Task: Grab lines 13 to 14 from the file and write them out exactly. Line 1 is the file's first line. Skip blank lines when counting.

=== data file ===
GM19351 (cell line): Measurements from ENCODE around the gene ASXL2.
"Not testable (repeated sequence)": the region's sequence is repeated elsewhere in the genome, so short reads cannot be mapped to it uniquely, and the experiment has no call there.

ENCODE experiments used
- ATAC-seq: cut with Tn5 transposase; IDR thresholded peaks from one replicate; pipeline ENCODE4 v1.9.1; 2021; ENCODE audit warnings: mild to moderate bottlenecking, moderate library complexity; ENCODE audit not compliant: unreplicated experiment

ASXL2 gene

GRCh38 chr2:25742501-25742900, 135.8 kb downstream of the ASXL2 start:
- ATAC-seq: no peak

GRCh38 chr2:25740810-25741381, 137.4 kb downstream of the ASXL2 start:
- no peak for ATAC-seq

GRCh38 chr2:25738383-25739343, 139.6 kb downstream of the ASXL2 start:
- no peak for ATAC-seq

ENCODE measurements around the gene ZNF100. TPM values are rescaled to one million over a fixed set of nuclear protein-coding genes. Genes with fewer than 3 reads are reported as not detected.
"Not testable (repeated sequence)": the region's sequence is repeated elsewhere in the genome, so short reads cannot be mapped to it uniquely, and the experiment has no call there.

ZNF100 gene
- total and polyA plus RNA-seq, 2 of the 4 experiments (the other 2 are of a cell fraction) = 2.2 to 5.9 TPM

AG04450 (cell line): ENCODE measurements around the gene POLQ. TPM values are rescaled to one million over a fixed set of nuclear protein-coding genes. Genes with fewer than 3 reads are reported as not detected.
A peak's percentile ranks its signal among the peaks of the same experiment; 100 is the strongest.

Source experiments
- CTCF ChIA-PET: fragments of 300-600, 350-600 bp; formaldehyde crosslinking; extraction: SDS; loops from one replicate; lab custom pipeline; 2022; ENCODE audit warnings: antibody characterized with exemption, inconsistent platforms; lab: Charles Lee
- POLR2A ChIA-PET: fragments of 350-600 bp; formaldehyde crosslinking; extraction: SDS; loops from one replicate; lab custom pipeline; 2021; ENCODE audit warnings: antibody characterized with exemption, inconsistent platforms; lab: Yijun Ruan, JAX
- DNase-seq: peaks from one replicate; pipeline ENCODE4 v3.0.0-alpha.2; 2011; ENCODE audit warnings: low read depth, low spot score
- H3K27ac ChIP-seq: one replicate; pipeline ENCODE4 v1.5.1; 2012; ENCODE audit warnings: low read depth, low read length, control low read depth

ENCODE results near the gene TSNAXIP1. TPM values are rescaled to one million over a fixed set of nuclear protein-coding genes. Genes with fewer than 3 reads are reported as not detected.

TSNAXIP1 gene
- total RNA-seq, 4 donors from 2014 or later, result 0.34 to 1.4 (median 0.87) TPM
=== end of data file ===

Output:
"Not testable (repeated sequence)": the region's sequence is repeated elsewhere in the genome, so short reads cannot be mapped to it uniquely, and the experiment has no call there.

ZNF100 gene